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Rulings on social media, disabilities, gender

Americans have been a very litigious people for a very long time (and if you disagree, papers are on their way to you). The use of social media has exponentially increased both knowledge among employees and willingness to do more than gripe around the water cooler (if there is one) or at the unemployment office.

During the recent American Institute of CPAs (AICPA) Not-for-Profit-Industry Conference, Karl Ahlrichs of Gregory & Appel Insurance and Peter Petesch of Littler, reviewed several employer-employee disputes that reached the courts. They cautioned that there can be significant differences state-by-state regarding the issues that are raised, but there are cautionary tales in each one.

For example:

  • A Facebook “like” by an employee was ruled to be speech protected by the first amendment.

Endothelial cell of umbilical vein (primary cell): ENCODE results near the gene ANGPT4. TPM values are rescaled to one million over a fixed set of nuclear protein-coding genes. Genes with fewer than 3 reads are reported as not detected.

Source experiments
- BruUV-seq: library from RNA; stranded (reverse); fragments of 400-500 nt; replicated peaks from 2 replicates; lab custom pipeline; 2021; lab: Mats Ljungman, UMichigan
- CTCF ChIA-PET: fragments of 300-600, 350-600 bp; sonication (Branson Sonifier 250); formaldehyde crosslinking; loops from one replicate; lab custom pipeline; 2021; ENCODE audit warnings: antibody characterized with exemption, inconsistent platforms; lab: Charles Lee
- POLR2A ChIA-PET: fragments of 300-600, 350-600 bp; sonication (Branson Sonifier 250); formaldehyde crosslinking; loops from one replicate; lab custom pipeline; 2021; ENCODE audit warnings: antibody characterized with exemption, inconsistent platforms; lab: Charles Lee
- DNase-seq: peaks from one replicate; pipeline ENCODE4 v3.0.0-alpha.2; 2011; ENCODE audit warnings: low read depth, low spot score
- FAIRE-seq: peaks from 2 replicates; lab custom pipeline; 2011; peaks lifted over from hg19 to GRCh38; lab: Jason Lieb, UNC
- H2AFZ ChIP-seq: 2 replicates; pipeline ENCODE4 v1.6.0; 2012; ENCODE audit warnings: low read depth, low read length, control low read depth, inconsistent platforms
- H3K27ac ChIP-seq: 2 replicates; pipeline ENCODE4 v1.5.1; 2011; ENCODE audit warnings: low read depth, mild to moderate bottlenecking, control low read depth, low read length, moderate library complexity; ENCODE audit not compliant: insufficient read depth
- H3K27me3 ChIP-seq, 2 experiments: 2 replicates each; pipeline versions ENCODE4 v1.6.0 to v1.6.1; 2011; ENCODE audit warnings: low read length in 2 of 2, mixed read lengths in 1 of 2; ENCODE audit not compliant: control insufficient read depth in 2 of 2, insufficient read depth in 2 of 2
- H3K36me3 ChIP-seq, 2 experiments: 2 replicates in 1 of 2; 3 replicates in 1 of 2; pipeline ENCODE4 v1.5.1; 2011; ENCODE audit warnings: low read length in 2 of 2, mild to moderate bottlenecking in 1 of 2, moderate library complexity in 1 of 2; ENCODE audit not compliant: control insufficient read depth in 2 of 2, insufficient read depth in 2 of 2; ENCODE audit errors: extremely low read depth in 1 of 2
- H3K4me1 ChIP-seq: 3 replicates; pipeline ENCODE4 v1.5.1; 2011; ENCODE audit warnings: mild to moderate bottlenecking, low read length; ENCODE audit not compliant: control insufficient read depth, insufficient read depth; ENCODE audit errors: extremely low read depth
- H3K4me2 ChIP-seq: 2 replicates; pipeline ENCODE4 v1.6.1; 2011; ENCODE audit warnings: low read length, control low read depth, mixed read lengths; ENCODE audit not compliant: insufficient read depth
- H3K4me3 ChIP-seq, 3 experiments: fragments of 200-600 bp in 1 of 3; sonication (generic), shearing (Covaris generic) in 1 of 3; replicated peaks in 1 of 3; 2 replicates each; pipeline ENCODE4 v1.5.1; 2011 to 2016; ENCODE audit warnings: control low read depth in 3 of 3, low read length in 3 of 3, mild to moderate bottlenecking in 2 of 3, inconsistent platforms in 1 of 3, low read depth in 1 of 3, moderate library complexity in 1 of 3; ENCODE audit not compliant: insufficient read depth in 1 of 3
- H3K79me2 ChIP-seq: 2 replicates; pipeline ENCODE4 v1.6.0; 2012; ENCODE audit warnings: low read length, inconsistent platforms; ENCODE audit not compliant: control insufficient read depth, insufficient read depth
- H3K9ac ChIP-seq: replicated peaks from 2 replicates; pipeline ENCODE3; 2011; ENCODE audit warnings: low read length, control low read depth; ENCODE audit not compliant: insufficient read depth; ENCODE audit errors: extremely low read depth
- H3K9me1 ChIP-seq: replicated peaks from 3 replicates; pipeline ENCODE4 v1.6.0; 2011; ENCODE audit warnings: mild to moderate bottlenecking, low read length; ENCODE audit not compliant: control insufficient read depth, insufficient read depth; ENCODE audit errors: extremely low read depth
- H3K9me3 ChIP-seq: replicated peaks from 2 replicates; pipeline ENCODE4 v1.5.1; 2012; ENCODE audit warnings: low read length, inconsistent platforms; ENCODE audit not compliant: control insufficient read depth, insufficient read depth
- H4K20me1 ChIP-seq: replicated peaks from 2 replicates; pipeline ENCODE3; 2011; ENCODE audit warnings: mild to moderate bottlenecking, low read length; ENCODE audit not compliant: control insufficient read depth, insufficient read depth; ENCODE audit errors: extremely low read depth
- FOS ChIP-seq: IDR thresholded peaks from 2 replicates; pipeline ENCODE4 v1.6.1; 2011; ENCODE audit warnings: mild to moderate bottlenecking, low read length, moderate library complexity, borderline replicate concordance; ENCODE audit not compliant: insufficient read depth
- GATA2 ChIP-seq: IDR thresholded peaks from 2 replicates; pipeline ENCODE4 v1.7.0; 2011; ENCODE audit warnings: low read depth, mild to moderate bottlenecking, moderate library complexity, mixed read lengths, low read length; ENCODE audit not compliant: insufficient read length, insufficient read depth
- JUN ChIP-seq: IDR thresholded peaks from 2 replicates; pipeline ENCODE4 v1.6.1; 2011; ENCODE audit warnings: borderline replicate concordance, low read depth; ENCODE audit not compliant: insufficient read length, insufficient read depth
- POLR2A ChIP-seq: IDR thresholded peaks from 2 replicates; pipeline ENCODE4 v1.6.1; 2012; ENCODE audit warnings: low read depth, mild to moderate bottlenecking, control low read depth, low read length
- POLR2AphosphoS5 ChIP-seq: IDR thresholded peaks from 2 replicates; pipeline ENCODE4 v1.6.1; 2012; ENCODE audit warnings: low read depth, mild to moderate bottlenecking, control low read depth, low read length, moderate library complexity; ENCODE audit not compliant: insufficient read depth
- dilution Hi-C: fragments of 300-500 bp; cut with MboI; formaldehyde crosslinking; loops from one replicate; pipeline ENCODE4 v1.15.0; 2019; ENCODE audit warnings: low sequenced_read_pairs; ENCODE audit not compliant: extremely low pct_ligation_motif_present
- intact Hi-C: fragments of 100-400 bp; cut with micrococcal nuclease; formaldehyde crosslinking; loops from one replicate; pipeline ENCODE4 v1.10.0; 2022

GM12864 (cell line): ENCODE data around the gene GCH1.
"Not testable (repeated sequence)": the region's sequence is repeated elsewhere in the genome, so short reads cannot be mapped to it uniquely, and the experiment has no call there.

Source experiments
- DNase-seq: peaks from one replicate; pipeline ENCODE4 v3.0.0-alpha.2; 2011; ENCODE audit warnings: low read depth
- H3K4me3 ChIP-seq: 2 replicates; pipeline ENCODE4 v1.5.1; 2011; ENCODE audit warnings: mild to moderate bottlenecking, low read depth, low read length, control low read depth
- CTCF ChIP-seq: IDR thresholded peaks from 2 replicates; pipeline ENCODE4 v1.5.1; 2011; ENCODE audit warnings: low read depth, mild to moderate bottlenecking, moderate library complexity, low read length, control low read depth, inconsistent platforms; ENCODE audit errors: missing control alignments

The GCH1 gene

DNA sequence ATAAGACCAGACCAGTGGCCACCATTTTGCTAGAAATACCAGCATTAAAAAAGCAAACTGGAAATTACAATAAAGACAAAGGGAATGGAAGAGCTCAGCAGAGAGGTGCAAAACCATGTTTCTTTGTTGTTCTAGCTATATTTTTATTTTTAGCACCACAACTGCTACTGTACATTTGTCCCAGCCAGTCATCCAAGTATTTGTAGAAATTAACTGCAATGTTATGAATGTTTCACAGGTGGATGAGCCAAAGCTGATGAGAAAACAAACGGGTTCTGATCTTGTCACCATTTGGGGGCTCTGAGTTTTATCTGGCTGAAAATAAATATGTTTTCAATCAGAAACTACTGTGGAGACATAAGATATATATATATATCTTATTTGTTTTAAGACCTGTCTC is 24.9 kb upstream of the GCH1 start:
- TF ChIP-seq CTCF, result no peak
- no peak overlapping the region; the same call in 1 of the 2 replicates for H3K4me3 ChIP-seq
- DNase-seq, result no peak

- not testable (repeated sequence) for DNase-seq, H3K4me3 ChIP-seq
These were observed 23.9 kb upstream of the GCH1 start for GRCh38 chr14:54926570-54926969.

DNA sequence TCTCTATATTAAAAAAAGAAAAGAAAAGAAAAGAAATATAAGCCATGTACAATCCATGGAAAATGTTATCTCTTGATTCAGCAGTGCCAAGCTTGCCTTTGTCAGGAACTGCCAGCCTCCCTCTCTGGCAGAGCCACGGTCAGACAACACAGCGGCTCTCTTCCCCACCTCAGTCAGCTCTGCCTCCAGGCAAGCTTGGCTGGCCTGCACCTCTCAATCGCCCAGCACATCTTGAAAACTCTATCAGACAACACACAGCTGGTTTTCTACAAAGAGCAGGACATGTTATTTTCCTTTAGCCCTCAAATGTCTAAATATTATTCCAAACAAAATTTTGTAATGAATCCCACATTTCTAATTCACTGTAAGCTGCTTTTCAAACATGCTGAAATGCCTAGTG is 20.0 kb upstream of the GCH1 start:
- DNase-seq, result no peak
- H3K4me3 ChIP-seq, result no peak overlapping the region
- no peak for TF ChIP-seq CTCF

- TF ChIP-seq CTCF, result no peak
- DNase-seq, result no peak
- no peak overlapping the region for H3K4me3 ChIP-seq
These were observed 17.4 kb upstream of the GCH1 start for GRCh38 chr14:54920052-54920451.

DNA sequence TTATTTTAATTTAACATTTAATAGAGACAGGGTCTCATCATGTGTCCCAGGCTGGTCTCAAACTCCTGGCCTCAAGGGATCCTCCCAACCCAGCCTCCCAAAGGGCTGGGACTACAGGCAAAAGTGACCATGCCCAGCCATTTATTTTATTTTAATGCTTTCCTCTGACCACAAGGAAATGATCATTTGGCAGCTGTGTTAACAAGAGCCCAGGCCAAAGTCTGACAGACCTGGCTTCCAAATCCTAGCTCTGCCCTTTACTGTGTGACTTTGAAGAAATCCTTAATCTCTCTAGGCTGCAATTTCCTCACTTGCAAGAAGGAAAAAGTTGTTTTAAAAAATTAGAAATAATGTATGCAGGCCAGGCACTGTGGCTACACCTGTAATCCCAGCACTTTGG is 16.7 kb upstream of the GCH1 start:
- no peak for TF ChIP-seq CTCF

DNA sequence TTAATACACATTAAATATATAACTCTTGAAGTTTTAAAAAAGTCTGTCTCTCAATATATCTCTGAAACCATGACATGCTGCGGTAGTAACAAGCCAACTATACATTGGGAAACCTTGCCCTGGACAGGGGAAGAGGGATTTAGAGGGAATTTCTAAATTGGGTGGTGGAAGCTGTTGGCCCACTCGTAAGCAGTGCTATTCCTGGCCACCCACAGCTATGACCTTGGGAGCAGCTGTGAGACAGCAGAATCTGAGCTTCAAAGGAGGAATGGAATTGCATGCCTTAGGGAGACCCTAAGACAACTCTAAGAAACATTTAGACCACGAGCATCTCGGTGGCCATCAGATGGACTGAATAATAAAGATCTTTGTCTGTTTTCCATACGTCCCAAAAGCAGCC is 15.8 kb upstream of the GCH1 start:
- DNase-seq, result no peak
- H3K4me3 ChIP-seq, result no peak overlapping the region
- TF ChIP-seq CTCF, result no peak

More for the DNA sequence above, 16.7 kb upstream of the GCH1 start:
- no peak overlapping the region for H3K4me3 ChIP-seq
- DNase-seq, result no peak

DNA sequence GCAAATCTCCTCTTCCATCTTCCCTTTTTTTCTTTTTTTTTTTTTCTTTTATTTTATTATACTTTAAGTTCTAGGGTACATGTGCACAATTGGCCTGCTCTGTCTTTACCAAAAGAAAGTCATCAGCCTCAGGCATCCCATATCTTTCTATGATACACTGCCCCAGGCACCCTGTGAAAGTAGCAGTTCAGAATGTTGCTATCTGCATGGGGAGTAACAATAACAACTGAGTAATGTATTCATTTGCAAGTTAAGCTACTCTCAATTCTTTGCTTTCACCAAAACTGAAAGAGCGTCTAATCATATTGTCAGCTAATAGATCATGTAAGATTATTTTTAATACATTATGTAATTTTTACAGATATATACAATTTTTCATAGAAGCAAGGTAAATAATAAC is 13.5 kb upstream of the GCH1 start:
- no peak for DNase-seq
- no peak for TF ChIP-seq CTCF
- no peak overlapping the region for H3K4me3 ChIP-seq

• A confidentiality agreement in a settlement was ruled to have been breached when a teen-age child of one of the parties revealed it on social media.
  • Content on a restricted Facebook page was ruled to be protected under the Stored Communications Act (SCA).
  • A temporary disability or “sufficiently severe” temporary impairment can be covered by the Americans with Disabilities Act (ADA) or Equal Employment Opportunity Commission (EEOC).
  • An employer was ruled to bear the burden of proof that an employee’s physical presence was needed at the job.
  • According to the EEOC, the term “gender” encompasses not only a persona’s biological sex but also the social and cultural aspects associated with masculinity and femininity.

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